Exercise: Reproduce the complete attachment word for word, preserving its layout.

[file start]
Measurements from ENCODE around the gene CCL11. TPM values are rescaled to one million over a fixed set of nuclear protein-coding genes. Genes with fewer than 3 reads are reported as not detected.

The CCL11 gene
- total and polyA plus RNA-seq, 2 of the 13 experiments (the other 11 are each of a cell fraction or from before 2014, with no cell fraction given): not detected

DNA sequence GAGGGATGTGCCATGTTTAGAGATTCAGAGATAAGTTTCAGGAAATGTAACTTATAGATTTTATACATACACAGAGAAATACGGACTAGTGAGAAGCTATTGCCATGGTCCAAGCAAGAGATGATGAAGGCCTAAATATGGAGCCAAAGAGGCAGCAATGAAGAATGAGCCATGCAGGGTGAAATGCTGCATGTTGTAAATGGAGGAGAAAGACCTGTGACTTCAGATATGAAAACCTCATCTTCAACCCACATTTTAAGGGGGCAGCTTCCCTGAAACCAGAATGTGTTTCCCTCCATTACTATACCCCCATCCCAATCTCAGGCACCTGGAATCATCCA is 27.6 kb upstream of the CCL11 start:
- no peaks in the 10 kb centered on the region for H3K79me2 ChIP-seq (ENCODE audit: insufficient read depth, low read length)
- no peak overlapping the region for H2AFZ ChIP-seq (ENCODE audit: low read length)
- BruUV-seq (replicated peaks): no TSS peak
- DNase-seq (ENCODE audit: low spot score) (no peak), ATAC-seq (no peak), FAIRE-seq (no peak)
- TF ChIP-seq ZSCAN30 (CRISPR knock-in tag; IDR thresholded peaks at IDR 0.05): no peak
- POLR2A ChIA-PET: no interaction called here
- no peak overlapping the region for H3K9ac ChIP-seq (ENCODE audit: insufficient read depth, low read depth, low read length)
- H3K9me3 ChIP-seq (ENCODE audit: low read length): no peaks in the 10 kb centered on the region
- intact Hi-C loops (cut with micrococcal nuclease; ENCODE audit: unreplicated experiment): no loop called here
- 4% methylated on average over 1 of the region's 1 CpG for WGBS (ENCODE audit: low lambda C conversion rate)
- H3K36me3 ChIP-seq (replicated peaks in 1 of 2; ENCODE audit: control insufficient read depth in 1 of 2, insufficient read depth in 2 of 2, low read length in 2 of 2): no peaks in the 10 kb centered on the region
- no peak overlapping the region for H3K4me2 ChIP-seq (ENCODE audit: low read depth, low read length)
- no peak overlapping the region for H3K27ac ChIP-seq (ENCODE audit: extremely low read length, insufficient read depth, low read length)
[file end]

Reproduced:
Measurements from ENCODE around the gene CCL11. TPM values are rescaled to one million over a fixed set of nuclear protein-coding genes. Genes with fewer than 3 reads are reported as not detected.

The CCL11 gene
- total and polyA plus RNA-seq, 2 of the 13 experiments (the other 11 are each of a cell fraction or from before 2014, with no cell fraction given): not detected

DNA sequence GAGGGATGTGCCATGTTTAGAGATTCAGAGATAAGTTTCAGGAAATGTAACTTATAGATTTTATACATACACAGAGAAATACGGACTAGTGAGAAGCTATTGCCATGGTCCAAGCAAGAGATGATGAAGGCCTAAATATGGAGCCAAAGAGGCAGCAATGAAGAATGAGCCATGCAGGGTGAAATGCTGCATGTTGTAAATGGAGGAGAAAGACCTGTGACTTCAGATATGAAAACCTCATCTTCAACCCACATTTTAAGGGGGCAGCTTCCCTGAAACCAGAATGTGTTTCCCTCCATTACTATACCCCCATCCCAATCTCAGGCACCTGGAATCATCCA is 27.6 kb upstream of the CCL11 start:
- no peaks in the 10 kb centered on the region for H3K79me2 ChIP-seq (ENCODE audit: insufficient read depth, low read length)
- no peak overlapping the region for H2AFZ ChIP-seq (ENCODE audit: low read length)
- BruUV-seq (replicated peaks): no TSS peak
- DNase-seq (ENCODE audit: low spot score) (no peak), ATAC-seq (no peak), FAIRE-seq (no peak)
- TF ChIP-seq ZSCAN30 (CRISPR knock-in tag; IDR thresholded peaks at IDR 0.05): no peak
- POLR2A ChIA-PET: no interaction called here
- no peak overlapping the region for H3K9ac ChIP-seq (ENCODE audit: insufficient read depth, low read depth, low read length)
- H3K9me3 ChIP-seq (ENCODE audit: low read length): no peaks in the 10 kb centered on the region
- intact Hi-C loops (cut with micrococcal nuclease; ENCODE audit: unreplicated experiment): no loop called here
- 4% methylated on average over 1 of the region's 1 CpG for WGBS (ENCODE audit: low lambda C conversion rate)
- H3K36me3 ChIP-seq (replicated peaks in 1 of 2; ENCODE audit: control insufficient read depth in 1 of 2, insufficient read depth in 2 of 2, low read length in 2 of 2): no peaks in the 10 kb centered on the region
- no peak overlapping the region for H3K4me2 ChIP-seq (ENCODE audit: low read depth, low read length)
- no peak overlapping the region for H3K27ac ChIP-seq (ENCODE audit: extremely low read length, insufficient read depth, low read length)